Seriously Italian: Robiolina
"Sinking a knife or spoon into robiolina is like dipping into lightly whipped cream. "
On my last visit to Italy this past November, I was surprised to see the number of American products popping up with regularity in Italian supermarkets. Only a few years ago Roman expats yearning for Bisquick or maple syrup had to cross the Tiber to visit the so-called "American aisle" at Castroni, the beloved specialty store that carries just about every food product a non-Italian could yearn for.
But there it was, staring out at me from the dairy case of my old neighborhood supermercato: Philadelphia brand cream cheese. For a split second, I looked around for an everything bagel to go with it. But mostly, I was confused and a little sad, because Italians have robiolina, their own, scrumptious version of cream cheese.
Luckily, the reverse situation is also happening here in the United States, where more and more upscale grocers and specialty shops are carrying robiolina. If you have never tried it before, I recommend giving these individually packaged cubes of creamy, fresh cheese a try.
What is Robiolina?
Rich and refined, robiolina is made from full-fat cow's milk, with a super-soft, smooth texture. The slight tang is somewhat reminiscent of cream cheese, but the taste and texture are far more delicate. Missing are the gum and stabilizers that are used to make our cream cheese firm and shelf-stable. Sinking a knife or spoon into robiolina is like dipping into lightly whipped cream.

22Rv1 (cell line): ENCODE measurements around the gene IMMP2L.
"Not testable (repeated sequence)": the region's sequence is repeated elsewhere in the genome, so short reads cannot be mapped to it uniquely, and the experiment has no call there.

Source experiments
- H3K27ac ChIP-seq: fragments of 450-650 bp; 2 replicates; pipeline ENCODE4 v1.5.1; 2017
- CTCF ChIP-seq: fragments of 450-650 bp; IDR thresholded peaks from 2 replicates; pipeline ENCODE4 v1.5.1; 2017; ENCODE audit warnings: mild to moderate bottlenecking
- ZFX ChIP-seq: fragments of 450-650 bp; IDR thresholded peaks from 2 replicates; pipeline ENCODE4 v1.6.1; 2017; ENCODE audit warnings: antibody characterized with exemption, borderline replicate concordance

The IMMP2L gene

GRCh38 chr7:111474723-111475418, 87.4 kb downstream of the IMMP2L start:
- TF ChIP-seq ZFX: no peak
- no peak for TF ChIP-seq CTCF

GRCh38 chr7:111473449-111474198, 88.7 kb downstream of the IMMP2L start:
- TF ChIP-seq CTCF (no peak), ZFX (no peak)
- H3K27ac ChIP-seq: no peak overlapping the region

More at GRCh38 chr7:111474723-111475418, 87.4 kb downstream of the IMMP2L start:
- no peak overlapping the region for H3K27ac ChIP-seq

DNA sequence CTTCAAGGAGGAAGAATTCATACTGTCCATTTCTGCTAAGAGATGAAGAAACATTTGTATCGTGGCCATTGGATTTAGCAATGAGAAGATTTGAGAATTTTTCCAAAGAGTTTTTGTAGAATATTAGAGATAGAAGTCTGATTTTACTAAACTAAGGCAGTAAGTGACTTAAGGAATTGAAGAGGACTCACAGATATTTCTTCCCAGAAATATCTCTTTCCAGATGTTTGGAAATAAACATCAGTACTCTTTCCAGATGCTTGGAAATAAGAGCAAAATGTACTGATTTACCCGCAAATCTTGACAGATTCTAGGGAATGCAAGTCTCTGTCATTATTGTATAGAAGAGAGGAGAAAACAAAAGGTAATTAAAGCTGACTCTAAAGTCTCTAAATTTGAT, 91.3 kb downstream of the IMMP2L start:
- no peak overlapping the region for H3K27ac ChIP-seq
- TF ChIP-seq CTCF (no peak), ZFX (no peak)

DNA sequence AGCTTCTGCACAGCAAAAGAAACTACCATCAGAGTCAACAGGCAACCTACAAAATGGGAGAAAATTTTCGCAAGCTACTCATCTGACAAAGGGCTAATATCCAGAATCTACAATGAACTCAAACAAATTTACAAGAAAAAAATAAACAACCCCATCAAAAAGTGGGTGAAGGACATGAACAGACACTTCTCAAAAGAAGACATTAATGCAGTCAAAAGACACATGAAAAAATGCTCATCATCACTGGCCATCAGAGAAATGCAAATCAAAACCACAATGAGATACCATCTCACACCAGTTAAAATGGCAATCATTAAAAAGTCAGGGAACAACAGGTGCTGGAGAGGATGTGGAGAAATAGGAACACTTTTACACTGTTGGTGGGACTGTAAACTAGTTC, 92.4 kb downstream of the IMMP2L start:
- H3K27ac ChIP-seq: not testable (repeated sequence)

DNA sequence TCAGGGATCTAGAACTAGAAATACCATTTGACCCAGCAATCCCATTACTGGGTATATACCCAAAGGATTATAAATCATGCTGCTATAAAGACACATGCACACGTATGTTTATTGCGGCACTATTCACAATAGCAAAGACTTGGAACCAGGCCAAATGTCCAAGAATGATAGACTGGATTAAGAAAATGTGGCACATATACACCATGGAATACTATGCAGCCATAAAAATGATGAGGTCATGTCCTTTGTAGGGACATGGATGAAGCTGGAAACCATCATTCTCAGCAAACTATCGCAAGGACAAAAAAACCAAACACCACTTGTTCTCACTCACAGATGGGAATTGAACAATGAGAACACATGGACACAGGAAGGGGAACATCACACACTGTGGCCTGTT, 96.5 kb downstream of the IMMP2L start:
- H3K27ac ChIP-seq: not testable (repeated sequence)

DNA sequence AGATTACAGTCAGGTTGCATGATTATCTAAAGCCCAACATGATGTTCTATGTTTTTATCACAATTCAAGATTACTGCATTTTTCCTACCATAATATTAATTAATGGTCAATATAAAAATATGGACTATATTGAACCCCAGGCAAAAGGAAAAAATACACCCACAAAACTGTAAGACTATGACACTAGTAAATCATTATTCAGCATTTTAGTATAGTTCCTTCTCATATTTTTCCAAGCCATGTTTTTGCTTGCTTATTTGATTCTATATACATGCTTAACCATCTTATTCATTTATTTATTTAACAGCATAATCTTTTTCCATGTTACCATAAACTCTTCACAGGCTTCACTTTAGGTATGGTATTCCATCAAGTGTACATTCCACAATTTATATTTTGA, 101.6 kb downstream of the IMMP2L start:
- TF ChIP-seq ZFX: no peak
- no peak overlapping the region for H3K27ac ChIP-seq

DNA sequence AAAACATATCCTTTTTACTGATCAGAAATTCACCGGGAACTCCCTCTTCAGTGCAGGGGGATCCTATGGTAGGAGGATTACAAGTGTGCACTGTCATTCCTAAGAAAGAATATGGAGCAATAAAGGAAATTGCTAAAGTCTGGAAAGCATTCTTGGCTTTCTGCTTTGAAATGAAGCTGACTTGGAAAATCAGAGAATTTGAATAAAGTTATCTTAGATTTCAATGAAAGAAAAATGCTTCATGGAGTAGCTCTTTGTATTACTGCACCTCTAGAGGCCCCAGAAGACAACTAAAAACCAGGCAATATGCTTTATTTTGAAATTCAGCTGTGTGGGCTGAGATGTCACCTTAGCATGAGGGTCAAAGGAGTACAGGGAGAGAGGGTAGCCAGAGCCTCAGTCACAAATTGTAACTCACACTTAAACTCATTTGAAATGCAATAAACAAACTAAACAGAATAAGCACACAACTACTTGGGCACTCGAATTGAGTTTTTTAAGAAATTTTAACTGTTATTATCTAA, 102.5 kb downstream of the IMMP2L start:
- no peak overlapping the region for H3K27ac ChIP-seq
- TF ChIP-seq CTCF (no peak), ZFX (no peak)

Don't confuse robiolina with the aged, soft-ripened robiola of Piedmont. Robiolina is sent to market immediately after it is made, and should be consumed soon thereafter. When you find it here in the States it has likely been flown in directly from Italy, so it is best to get it home and use it fairly quickly, within 3 days.
How to Use Robiolina
Which brings us to how to use it. The easiest way to enjoy robiolina is to serve as a table cheese, spreading it on bread with accompaniments. Here I've spread toasted striato rounds with robiolina and finished them with some sautéed chanterelles and fresh chives. Another favorite of mine is robiolina on toast, swirled with some fig jam or honey.
There are a number of ways to cook with robiolina; it makes an excellent filling for ravioli when mixed with some soft, sautéed leeks and a bit of Grana Padano. Use robiolina to make risotto and pasta extra rich and luxurious, or melt it into some polenta with fresh herbs. I've even added it as a finishing touch to creamy vegetable soups and mashed potatoes. Just be careful to add the cheese at the end of the cooking process; because of its high fat content, it can break or separate when overheated. Robiolina can be combined with a firmer, more binding cheese like ricotta to make it easier to work with.
Look for robiolina with other imported Italian cheeses at specialty shops or from the cheesemonger. The creamy freshness and tang are fleeting and perishable, so grab it when you see it, and use it quickly.
About the author: Gina DePalma is the pastry chef at Mario Batali's Babbo restaurant in New York City and the author of Dolce Italiano: Desserts from the Babbo Kitchen. After a stint in Rome, she's back in the States, channeling her inner Italian spirit via recipes and intel on delicious Italian eats.